Not sure, but it sounds like it's working properly. Bridge is unslotted and I think I need to augment one of the post holes (not going to do that before I find out if it intonates where it is, but it's ABR-1 style so if it has to be moved, it'll be invisible), and I need to install the nut. going forward, I'm going to start prefabricating some of the wiring assemblies so there's less to do with the pots in the guitar, because it's a mess.

I can tap the pickups (they're unpotted, so you can get a little noise out of them tapping them - not sure if potted will do that, but I think they would) and they're on the right knobs and switches and I can tell the tone knobs dull the tapping noise.

Tomorrow or later in the week, I should have the nuts done and strings on the guitar and then we'll see if there are gremlins in the wiring at all (or if anything's noisy) as well as any correction needed on the frets. Getting a little worn out buying things, but need to buy a hard case. half of my fender guitars roam the room with no case and have dents all over them (not fender, I guess - fender style that I made). This guitar won't escape cosmetic damage forever - but I don't find that to be a real minus - it's like tools. I made it, it's OK to not sit around in sweatpants in the middle of a room with no hard objects in it. I don't think this one could break with a fall given the laminations, but not going to test it.
Looking good thus far, can't wait to hear it. If you are going to pot the pickups in wax it'll stop the covers squealing at high volumes. My 71 LP Deluxe used to do that until I potted them. It has the old Epiphone mini humbuckers which I rewired with 4 conductor wire, and replaced the tone pots with switch pots for coil tapping. I was advised not to by"gurus" but they actually sound great, bit P90 ish. I did all that when I was a kid and the guitar was only 10 years old, sacrilege to do it to an old girl now, but she was my main work guitar. Good idea to make a template and pre-fabricate the loom for neatness, I just rewired my 335 and it made life a lot easier. Stewmac amongst others do ready made looms. Switchcraft are expensive initially but are made to US military spec so will (usually) last a lifetime. Good luck G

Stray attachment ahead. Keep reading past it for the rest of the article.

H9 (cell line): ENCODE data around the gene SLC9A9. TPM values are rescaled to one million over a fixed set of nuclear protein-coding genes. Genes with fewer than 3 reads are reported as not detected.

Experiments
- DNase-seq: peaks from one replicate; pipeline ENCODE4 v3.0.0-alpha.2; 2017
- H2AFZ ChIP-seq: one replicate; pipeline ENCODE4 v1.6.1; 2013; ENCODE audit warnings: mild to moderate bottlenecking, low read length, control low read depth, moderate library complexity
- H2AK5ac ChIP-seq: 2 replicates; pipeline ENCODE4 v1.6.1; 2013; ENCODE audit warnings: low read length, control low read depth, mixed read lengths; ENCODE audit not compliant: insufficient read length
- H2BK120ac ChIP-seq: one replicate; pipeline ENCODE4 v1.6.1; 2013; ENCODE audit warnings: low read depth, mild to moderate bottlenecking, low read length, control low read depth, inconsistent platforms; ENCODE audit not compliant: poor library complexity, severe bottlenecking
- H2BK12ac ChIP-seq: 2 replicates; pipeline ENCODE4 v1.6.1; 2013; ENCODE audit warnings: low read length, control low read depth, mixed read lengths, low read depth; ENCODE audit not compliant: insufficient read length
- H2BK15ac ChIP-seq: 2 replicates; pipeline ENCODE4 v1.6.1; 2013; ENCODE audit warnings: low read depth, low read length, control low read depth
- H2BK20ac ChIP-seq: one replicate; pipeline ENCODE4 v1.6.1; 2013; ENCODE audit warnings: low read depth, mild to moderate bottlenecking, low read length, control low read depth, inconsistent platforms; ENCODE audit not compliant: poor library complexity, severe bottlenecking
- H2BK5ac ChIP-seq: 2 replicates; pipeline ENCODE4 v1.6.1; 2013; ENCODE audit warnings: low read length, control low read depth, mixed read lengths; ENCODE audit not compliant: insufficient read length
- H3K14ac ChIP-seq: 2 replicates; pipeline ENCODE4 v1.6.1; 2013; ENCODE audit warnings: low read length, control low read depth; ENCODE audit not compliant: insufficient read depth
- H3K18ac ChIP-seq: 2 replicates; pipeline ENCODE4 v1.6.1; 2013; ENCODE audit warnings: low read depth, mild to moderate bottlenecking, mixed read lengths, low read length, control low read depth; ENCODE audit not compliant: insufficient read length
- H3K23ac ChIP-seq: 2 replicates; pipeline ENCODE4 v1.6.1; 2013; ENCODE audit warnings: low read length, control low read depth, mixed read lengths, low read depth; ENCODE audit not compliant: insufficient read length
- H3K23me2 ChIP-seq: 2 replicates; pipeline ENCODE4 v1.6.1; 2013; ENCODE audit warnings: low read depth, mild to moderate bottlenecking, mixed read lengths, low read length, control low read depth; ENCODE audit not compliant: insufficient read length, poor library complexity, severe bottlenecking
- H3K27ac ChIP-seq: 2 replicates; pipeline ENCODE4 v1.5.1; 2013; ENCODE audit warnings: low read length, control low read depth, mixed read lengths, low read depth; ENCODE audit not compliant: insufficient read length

D_W

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These will remain unpotted. I have some lollar imperials for future guitars - I haven't played much in the last 20+ years, and it'd take me a long time to get the focus back to even be a mediocre cover guitarist (never was good), so the potting isn't really a concern (I do hope to get back to playing a lot more, less to gain new ground, but more to relax and explore a little bit in terms of things I never did when I was younger (chet style, etc, and play slow - which is all I'm capable of - learned the hard way!!).